Particularly noteworthy has been the high unemployment rate among African-American youths age 16-19, which ranged between 23 percent and 48 percent from 1991-2010, and only recently declined to a low of 15 percent. Also of concern is a high school dropout rate among African Americans age 16-24, which has fluctuated between 10 and 15 percent throughout the 2000s (as compared to a rate of five percent or less among whites). Although by no means the only factor, high dropout rates contribute to the fact that roughly 80 percent of African Americans are without a college degree.

These economic and educational bifurcations among African Americans — and increasingly among Americans in general — raise nettlesome questions about possibilities for social mobility within the U.S.

Noted poverty analyst Douglas S. Massey makes a clear case against social mobility as a generalizable prospect within the American context. Massey details, instead, systematic impediments to social mobility deriving from America’s “allocation of people to social categories” and its “institutionalization of practices that allocate resources unequally across these categories.” The result, as Massey shows, is an “enduring” stratification tending to lock persons in place “across time and between generations,” and largely precluding upward mobility across class lines.

Urban slums are a contemporary spatial embodiment of this, as a growing percentage of blacks reside in neighborhoods where 40 percent or more of the residents are below the poverty line. The percentage of African Americans living in concentrated poverty rose from 8 percent in 1970, to 16 percent in 1990, to 23 percent in 2011. Moreover, recent research has shown that “concentrated poverty is tightly correlated with gaps in educational achievement.” As data confirm, there are virtually no poor school districts in the U.S. “where kids are performing at least at the national average.”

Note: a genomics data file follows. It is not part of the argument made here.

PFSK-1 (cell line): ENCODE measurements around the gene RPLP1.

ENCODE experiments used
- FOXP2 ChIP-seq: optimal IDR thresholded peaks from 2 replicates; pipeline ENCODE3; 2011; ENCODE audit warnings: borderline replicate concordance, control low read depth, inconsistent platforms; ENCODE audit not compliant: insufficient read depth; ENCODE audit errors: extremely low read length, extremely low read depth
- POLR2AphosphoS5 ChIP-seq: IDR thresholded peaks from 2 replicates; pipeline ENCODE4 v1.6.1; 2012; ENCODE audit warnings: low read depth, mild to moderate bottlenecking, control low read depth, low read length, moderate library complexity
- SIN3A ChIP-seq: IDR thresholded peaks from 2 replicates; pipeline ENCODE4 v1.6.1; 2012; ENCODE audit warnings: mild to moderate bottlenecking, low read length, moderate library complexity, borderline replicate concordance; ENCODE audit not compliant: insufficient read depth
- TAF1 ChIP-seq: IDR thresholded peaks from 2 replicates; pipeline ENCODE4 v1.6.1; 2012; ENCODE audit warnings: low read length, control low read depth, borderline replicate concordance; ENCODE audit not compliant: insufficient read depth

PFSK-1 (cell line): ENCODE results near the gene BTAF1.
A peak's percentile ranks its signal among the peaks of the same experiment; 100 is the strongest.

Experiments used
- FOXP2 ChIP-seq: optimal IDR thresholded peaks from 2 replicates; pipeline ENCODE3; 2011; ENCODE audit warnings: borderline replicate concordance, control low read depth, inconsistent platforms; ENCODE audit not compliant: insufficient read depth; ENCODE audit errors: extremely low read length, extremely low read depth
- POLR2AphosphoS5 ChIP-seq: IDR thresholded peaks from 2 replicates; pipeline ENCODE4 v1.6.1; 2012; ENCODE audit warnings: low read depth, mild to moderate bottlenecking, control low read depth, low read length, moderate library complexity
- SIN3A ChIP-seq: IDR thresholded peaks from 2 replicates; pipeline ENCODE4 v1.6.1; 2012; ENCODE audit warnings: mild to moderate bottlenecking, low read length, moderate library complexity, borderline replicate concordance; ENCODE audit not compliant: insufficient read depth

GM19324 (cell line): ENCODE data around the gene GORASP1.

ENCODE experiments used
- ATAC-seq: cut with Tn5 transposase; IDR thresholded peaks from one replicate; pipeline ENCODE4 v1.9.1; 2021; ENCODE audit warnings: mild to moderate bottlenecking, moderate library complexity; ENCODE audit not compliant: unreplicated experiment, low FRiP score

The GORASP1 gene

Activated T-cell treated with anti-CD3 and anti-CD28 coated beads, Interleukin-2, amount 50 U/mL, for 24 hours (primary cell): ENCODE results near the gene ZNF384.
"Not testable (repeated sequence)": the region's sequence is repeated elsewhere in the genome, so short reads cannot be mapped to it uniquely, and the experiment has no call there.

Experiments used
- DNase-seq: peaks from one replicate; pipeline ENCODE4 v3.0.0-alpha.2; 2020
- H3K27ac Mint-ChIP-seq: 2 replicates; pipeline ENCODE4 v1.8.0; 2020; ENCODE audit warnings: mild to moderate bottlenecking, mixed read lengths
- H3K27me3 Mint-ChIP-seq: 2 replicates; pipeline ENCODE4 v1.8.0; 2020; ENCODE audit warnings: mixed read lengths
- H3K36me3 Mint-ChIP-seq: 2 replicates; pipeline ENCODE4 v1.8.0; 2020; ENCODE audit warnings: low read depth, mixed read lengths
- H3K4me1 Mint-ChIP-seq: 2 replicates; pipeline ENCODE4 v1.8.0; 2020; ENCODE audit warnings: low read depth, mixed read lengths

What also epitomizes concentrated black poverty and isolation is America’s outsized prisoner population. The amount of people incarcerated in U.S. prisons and jails rose from roughly 200,000 in 1970 to 2.2 million in 2017, and another 4.5 million persons were under supervised parole or probation by 2018. The vast majority of these persons are poor and are disproportionally persons of color.

In confronting American educational inequities, carceral culture, or other factors that have frustrated collective advancement, many African Americans in more fortuitous circumstances have mobilized intellectual, institutional, and financial resources in efforts to bridge persons out of socially marginalized confines.

As Tubman’s, King’s, and Stevenson’s examples make clear, expanding social promise for those at the social margins may require us circling back more directly to these confined spaces in order to personally point the way to a better future.

Such examples of sacrificial service provide a leadership standard deserving much greater emulation.

R. Drew Smith, Ph.D. is a professor at Pittsburgh Theological Seminary and co-convener of the Transatlantic Roundtable on Religion and Race. He can be followed on Twitter @RDrewSmith1